lighter than 115In predominantly decay through electron capture or
positron emission to form cadmium isotopes, while the other indium
isotopes from 115In and greater predominantly decay through beta-minus
decay to form tin isotopes.
See also: Category:
InCl3 (structure pictured) is a common compound of indium.
Indium(III) oxide, In2O3, forms when indium metal is burned in air or
when the hydroxide or nitrate is heated. In2O3 adopts a structure
like alumina and is amphoteric, that is able to react with both acids
Indium reacts with water to reproduce soluble indium(III)
hydroxide, which is also amphoteric; with alkalis to produce
indates(III); and with acids to produce indium(III) salts:
In(OH)3 + 3 HCl → InCl3 + 3 H2O
The analogous sesquichalcogenides with sulfur, selenium, and tellurium
are also known.
Indium forms the expected trihalides.
Chlorination, bromination, and iodination of In produce colorless
InCl3, InBr3, and yellow InI3. The compounds are Lewis acids, somewhat
akin to the better known aluminium trihalides. Again like the related
aluminium compound, InF3 is polymeric.
Direct reaction of indium with the pnictogens produces the gray or
semimetallic III–V semiconductors. Many of them slowly decompose in
moist air, necessitating careful storage of semiconductor compounds to
prevent contact with the atmosphere.
Indium nitride is readily
attacked by acids and alkalis.
Indium(I) compounds are not common. The chloride, bromide, and iodide
are deeply colored, unlike the parent trihalides from which they are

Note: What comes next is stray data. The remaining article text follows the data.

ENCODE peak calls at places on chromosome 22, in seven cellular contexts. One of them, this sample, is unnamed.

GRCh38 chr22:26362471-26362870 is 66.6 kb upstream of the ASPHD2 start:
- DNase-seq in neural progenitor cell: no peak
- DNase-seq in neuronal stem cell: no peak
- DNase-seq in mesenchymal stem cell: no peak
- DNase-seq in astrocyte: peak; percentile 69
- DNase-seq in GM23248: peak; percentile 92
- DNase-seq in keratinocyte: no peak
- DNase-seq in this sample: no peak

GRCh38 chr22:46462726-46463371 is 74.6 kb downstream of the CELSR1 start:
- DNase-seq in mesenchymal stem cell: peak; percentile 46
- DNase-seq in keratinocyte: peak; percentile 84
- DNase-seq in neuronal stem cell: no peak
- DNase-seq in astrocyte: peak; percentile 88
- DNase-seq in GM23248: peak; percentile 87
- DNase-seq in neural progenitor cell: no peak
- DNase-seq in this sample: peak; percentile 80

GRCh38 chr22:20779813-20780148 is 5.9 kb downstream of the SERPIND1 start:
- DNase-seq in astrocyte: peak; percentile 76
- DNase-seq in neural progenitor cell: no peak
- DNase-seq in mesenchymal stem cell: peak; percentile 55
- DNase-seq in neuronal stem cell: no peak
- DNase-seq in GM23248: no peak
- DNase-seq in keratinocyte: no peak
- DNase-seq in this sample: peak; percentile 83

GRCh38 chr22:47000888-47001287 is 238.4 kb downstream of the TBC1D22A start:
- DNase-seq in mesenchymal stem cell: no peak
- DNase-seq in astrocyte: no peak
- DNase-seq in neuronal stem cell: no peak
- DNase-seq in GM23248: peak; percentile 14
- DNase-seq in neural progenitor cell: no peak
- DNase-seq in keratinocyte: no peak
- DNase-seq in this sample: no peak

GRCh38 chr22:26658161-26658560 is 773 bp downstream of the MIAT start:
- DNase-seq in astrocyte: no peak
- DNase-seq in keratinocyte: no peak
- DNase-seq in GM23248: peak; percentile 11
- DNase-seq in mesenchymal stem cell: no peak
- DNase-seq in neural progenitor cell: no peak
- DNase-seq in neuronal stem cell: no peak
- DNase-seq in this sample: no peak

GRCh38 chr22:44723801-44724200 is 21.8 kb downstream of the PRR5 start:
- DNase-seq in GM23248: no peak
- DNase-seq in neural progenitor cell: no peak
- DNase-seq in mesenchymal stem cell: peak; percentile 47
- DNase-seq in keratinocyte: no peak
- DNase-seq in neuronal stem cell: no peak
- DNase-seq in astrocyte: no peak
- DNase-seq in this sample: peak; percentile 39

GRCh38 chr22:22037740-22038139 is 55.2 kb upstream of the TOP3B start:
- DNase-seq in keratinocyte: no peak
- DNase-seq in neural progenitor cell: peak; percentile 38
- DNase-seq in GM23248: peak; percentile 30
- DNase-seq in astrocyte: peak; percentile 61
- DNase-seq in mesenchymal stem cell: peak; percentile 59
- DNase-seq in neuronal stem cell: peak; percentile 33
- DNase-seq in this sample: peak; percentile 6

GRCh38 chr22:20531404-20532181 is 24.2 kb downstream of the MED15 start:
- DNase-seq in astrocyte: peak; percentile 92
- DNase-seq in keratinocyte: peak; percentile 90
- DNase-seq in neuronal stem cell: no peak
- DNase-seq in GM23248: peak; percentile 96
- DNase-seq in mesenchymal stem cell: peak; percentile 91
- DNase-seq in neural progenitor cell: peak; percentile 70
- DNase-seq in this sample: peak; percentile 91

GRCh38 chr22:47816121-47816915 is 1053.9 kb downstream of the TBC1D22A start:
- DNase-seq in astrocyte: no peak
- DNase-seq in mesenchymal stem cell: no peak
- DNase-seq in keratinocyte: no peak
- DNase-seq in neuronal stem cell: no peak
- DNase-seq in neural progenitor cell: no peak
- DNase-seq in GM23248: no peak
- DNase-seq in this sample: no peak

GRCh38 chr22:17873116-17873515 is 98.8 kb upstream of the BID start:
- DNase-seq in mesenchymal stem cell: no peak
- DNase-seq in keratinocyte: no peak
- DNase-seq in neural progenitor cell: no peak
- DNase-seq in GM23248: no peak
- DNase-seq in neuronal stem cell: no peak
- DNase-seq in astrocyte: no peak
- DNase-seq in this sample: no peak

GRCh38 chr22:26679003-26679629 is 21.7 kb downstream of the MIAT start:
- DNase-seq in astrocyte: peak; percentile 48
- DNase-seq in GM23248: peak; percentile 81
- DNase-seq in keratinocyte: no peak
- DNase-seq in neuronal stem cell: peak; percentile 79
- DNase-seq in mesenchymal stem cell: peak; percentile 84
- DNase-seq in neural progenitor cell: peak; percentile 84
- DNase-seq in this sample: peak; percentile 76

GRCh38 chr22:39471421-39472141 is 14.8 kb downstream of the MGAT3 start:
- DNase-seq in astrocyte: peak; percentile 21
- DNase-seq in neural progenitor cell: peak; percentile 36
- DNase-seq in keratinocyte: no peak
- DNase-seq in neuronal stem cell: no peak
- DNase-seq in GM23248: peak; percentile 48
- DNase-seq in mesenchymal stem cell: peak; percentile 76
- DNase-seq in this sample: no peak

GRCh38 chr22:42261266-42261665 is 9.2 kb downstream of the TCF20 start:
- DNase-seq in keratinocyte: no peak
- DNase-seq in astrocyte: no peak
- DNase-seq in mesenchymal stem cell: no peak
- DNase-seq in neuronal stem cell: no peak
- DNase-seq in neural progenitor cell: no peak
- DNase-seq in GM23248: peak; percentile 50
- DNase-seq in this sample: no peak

prepared. The fluoride is known only as an unstable gaseous
compound. Indium(I) oxide black powder is produced when
indium(III) oxide decomposes upon heating to 700 °C.
Other oxidation states
Less frequently, indium forms compounds in oxidation state +2 and even
fractional oxidation states. Usually such materials feature In–In
bonding, most notably in the halides In2X4 and [In2X6]2−, and
various subchalcogenides such as In4Se3. Several other compounds
are known to combine indium(I) and indium(III), such as
InI6(InIIICl6)Cl3, InI5(InIIIBr4)2(InIIIBr6), InIInIIIBr4.
Organoindium compounds feature In–C bonds. Most are In(III)
derivatives, but cyclopentadienylindium(I) is an exception. It was the
first known organoindium(I) compound, and is polymeric, consisting
of zigzag chains of alternating indium atoms and cyclopentadienyl
complexes. Perhaps the best-known organoindium compound is
trimethylindium, In(CH3)3, used to prepare certain semiconducting
In 1863, the German chemists
Ferdinand Reich and Hieronymous Theodor
Richter were testing ores from the mines around Freiberg, Saxony. They
dissolved the minerals pyrite, arsenopyrite, galena and sphalerite in
hydrochloric acid and distilled raw zinc chloride. Reich, who was
color-blind, employed Richter as an assistant for detecting the
colored spectral lines. Knowing that ores from that region sometimes
contain thallium, they searched for the green thallium emission
spectrum lines. Instead, they found a bright blue line. Because that
blue line did not match any known element, they hypothesized a new